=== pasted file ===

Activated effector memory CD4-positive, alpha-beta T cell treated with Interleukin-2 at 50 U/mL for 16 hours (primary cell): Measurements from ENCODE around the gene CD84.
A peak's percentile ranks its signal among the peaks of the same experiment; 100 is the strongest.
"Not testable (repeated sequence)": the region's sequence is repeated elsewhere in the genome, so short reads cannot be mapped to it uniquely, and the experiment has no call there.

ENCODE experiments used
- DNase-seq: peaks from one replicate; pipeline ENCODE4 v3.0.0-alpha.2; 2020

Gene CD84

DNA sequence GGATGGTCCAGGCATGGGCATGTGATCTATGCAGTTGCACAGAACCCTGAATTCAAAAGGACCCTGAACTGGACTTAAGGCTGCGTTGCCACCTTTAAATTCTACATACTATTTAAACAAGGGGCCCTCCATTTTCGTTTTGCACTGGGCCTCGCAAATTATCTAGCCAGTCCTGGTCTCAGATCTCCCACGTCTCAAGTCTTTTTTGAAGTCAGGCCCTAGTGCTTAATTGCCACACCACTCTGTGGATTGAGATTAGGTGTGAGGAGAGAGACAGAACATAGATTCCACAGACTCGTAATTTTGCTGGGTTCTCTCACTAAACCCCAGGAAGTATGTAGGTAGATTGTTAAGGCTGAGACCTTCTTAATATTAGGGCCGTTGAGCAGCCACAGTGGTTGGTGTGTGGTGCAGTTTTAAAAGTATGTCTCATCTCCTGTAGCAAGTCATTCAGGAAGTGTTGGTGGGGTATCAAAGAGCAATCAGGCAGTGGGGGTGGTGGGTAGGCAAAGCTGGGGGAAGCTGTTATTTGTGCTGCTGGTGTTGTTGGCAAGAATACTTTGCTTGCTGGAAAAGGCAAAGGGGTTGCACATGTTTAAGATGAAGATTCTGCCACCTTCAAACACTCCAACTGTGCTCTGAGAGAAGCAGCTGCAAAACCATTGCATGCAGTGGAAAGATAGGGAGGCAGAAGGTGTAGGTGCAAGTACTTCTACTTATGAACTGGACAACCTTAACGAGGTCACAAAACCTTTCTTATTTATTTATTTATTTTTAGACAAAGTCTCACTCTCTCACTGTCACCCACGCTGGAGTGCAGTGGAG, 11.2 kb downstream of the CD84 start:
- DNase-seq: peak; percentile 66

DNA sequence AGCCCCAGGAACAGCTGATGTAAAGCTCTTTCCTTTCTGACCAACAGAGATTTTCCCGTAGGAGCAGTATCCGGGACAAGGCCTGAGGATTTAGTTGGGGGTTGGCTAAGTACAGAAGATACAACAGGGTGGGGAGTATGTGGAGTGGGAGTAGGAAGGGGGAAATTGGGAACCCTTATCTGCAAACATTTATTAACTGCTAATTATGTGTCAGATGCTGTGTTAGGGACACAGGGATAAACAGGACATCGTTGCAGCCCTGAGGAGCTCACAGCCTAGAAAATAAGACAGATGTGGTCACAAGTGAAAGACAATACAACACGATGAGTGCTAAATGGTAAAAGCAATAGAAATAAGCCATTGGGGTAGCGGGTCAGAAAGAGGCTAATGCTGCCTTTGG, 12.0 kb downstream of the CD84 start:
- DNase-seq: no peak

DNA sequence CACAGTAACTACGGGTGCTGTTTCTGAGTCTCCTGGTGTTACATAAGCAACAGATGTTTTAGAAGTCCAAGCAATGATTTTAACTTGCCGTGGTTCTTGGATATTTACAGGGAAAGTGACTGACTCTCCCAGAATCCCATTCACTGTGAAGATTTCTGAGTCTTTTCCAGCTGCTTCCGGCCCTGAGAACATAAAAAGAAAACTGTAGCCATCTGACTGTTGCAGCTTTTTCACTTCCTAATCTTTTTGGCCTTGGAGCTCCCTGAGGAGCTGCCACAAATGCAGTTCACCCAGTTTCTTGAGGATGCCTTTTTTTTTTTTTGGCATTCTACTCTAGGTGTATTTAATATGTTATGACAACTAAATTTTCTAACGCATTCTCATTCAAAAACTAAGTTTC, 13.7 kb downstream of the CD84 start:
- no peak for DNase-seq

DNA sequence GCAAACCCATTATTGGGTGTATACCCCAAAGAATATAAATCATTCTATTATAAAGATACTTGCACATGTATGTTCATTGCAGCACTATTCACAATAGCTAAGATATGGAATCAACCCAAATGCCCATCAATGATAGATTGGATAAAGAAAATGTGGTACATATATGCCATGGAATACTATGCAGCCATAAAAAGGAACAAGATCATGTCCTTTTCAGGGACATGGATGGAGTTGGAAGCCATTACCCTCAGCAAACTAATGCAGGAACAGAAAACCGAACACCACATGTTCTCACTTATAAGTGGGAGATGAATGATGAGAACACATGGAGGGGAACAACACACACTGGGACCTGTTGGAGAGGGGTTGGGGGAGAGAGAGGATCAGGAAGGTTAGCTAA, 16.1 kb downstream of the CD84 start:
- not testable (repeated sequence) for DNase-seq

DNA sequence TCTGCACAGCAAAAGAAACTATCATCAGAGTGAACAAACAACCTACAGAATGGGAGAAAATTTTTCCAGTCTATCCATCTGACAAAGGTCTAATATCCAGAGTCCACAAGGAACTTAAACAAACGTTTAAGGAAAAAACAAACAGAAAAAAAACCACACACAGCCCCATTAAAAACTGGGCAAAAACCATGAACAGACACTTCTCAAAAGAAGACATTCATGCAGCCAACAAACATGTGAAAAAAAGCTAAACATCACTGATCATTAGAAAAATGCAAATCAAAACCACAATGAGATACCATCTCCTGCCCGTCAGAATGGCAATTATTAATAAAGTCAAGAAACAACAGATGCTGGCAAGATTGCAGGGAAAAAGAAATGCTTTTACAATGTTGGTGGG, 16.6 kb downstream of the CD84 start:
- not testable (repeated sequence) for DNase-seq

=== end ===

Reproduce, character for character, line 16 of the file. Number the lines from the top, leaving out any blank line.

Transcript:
- not testable (repeated sequence) for DNase-seq